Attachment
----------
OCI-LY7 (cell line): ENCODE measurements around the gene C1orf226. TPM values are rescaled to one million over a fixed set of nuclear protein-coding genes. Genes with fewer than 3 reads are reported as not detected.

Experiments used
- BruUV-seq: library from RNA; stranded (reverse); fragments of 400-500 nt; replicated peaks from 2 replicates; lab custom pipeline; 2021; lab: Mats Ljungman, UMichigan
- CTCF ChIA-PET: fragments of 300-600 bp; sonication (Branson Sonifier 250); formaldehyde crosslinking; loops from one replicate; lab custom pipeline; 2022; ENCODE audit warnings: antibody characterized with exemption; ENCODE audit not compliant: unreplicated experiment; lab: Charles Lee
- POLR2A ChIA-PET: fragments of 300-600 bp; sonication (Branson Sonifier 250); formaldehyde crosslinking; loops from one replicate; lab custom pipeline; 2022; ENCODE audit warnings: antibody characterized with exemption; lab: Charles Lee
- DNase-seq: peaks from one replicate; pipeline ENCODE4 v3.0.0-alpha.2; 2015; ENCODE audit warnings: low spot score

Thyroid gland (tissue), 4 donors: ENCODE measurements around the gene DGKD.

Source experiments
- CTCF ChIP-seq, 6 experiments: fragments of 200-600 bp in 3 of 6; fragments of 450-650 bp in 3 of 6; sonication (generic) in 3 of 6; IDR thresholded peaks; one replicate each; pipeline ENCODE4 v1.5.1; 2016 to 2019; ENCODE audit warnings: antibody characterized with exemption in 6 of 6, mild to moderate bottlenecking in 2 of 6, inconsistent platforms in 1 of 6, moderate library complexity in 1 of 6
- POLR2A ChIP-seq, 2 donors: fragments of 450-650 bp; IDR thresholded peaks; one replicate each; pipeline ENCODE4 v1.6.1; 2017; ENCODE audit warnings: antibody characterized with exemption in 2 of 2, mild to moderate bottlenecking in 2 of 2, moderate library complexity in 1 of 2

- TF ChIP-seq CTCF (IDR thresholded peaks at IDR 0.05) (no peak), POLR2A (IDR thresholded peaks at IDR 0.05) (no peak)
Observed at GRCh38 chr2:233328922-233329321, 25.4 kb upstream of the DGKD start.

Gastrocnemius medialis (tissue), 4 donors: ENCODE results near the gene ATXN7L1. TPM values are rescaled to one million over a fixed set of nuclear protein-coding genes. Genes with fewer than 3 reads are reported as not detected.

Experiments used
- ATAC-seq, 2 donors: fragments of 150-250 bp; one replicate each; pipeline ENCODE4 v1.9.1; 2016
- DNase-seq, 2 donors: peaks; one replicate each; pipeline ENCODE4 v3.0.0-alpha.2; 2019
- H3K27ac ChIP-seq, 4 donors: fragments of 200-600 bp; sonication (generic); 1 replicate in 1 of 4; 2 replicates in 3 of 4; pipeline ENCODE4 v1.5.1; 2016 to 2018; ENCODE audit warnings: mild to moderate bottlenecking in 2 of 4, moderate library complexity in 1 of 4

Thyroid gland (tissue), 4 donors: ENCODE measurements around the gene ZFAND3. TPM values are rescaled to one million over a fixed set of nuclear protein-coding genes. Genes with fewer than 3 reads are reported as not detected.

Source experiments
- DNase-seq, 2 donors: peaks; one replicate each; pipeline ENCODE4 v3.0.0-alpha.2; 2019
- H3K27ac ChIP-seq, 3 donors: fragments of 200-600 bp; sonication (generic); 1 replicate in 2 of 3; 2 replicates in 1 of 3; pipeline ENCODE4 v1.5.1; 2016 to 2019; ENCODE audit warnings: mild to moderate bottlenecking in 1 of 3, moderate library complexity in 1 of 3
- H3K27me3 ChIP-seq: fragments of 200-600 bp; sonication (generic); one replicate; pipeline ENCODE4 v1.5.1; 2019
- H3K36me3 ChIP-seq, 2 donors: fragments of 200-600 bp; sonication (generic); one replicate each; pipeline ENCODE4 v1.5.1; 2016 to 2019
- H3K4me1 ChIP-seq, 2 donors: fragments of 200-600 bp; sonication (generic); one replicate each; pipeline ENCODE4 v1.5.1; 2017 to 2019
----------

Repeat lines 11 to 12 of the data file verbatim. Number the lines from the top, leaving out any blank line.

- TF ChIP-seq CTCF (IDR thresholded peaks at IDR 0.05) (no peak), POLR2A (IDR thresholded peaks at IDR 0.05) (no peak)
Observed at GRCh38 chr2:233328922-233329321, 25.4 kb upstream of the DGKD start.